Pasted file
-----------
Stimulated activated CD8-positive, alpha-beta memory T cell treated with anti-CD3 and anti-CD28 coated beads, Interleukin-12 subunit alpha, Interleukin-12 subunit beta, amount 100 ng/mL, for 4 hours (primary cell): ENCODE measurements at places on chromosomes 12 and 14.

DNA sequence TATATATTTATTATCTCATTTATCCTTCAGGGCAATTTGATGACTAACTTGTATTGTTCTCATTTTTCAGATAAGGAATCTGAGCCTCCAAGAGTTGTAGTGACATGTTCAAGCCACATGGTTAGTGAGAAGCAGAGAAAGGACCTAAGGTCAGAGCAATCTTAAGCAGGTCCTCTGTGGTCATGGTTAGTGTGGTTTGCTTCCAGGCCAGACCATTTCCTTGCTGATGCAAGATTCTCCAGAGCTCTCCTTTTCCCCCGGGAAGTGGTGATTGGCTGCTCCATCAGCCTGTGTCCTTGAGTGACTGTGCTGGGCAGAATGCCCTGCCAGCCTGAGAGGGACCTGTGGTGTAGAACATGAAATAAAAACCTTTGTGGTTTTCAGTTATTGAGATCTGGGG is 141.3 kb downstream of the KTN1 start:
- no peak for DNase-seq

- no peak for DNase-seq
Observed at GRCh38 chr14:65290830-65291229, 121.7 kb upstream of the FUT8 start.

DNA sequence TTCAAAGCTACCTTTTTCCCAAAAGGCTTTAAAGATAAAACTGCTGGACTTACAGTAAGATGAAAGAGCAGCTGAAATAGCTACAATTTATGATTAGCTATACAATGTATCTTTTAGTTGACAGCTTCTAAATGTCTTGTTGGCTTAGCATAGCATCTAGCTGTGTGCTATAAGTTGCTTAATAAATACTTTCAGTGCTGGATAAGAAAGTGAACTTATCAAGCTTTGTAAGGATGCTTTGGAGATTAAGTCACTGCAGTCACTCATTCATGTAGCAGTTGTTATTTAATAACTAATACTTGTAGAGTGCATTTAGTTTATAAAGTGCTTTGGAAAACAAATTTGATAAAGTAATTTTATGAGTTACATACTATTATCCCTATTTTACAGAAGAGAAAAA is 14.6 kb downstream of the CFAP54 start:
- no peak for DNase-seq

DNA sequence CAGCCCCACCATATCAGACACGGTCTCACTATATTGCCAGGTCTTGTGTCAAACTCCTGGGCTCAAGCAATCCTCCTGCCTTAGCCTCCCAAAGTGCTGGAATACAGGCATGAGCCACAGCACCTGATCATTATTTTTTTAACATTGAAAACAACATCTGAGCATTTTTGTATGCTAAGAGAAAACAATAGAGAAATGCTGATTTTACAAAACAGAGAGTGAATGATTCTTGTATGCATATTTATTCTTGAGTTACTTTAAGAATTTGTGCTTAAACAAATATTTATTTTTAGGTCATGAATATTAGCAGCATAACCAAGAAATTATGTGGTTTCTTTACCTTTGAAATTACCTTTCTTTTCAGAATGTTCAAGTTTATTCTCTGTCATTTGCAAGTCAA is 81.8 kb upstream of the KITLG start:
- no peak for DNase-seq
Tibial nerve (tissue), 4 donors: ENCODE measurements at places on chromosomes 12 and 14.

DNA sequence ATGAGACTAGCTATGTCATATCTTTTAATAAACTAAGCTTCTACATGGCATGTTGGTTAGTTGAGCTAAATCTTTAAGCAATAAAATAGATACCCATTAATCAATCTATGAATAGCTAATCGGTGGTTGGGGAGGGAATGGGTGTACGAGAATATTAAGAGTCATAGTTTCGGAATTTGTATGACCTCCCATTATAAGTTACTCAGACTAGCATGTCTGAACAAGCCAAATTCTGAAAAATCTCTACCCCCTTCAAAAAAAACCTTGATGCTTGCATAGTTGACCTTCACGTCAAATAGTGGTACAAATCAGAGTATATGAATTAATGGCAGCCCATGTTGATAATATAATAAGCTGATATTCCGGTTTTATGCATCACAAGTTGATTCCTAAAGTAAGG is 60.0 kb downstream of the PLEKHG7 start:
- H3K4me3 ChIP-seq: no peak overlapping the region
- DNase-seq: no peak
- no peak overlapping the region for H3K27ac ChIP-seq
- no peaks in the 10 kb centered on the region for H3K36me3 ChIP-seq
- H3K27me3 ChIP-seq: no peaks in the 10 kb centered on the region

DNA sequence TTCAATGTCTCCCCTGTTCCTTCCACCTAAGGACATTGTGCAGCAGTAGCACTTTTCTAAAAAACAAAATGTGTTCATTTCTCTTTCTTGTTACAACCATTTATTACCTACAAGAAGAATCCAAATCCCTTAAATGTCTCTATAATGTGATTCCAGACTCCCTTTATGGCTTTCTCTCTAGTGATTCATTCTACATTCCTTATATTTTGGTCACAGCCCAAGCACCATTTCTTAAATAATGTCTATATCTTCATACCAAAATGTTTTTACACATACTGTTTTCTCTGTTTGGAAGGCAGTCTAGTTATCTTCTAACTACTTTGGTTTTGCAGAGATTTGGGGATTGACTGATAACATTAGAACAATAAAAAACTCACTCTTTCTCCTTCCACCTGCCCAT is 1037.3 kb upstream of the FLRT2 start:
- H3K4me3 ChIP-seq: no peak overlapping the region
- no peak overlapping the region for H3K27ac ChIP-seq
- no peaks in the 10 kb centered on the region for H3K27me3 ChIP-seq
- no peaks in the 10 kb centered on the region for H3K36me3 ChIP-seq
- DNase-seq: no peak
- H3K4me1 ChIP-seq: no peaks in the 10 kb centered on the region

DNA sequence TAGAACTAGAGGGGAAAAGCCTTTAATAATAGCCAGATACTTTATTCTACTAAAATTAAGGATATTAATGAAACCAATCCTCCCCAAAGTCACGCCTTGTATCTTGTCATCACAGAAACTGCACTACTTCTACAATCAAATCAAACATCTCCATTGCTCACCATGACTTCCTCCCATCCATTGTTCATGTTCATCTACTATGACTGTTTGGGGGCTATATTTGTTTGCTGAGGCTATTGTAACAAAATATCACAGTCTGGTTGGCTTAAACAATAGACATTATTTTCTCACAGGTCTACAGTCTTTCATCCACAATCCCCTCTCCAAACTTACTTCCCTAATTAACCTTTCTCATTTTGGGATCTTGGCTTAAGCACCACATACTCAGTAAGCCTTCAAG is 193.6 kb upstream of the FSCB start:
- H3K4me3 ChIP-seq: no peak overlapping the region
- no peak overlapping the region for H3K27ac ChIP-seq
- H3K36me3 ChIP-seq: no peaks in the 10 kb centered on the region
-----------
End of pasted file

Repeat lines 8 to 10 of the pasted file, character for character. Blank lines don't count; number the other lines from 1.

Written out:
DNA sequence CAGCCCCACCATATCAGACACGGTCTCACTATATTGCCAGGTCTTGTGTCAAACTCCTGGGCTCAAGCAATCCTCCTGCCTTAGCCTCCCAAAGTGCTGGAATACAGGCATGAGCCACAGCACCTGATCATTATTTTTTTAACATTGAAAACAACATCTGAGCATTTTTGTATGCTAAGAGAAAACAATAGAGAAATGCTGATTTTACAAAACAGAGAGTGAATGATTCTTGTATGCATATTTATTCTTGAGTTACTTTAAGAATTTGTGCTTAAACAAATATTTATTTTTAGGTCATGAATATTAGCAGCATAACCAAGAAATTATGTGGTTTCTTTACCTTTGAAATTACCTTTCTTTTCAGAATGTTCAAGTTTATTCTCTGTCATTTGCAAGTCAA is 81.8 kb upstream of the KITLG start:
- no peak for DNase-seq
Tibial nerve (tissue), 4 donors: ENCODE measurements at places on chromosomes 12 and 14.